No FSU mementos

There were times when Donnan, who won 67 percent of his game but was roasted on his own call-in show and excoriated on the Internet, wondered if Georgia fans weren’t the most vicious in the country. But Donnan was a chilly sort, and Donnan could never win in Knoxville. The cool exterior notwithstanding, Richt enjoys people. At Bulldog Club meetings, he signed every autograph and posed for every .

Inside Richt’s office, you see no reminders of his successes at Florida State. Instead you see the Georgia logo everywhere. “Georgia football has been here for more than 100 years,” he says. “To think we invented anything would be silly. People are passionate about this team. People have memories. People have bled for this team.”

Above all, people care. Florida State has become a mighty program under Bowden, but it still isn’t the flagship university of its state. To coach the Bulldogs is to be among the half-dozen most recognized figures in Georgia. Van Halanger has come to grasp as much — “When we’re out running, people will see Mark and say, ‘Great game, Coach’ ” — even if the man himself immerses himself in his cocoon of family and football.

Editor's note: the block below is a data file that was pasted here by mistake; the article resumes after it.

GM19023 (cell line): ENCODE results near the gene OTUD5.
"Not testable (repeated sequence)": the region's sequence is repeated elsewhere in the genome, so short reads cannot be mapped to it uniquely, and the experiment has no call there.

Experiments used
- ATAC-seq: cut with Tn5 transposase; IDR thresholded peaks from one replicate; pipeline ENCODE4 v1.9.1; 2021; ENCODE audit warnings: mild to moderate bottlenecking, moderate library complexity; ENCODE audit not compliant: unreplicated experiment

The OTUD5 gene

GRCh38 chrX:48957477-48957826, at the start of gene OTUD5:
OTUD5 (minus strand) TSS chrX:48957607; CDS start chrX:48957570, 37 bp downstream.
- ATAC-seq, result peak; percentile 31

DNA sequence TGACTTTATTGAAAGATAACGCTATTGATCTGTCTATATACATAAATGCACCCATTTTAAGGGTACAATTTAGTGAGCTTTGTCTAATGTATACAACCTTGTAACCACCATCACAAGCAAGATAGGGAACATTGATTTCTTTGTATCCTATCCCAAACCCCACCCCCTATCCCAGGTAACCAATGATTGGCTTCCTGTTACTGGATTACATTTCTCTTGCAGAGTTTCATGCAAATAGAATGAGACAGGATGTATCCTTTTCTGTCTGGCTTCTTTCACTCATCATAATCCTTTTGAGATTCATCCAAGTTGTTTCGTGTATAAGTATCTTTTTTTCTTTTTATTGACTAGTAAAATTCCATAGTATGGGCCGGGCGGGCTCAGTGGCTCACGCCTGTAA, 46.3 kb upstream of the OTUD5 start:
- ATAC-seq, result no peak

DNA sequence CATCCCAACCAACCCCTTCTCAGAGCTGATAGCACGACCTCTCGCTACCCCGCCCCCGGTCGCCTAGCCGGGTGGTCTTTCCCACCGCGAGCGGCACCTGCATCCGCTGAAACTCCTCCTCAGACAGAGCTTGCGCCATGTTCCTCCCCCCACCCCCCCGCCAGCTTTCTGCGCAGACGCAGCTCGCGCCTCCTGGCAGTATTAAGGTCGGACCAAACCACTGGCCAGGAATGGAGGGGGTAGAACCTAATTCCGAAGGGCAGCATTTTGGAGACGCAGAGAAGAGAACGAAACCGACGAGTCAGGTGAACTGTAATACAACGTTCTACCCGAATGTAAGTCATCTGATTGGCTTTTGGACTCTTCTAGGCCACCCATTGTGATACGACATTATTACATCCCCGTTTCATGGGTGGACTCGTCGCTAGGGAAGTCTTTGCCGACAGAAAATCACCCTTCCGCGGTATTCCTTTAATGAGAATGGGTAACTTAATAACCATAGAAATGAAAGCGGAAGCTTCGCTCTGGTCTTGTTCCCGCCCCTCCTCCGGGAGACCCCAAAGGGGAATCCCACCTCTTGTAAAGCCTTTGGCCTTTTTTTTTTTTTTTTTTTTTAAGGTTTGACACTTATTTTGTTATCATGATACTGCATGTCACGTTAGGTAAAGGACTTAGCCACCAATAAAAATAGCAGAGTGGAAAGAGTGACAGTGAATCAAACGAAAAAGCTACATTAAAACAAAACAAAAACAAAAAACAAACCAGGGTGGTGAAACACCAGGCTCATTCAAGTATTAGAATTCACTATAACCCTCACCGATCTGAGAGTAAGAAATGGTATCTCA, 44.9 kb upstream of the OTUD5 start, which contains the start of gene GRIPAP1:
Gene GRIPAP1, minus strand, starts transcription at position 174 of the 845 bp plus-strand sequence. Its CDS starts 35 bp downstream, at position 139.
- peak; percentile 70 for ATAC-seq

This was how Georgia’s ascendant coach celebrated his team’s victory over Kentucky last weekend. He hauled himself out of bed before 4 a.m. Sunday — “I well the night before games, but not the night after,” he says — and drove to campus. Then he graded game film. Then he went home and fixed waffles for his four children and four visiting friends. (“He’s actually a great cook,” says Katharyn Richt, his wife.) Then the crew attended services at Prince Avenue Baptist Church.

He could, Richt allows, report to work every weekday at 6 a.m., but he doesn’t. “I want to be home when the kids go to school,” he says. He reads stories to them before breakfast and goes over spelling words as he carts them to school.

“There’s no doubt we’re where we’re supposed to be,” Katharyn Richt says. “The people here have been wonderful. Sometimes you almost wish things wouldn’t go too well too soon, but I guess that’s OK, too.”

‘Finish the drill’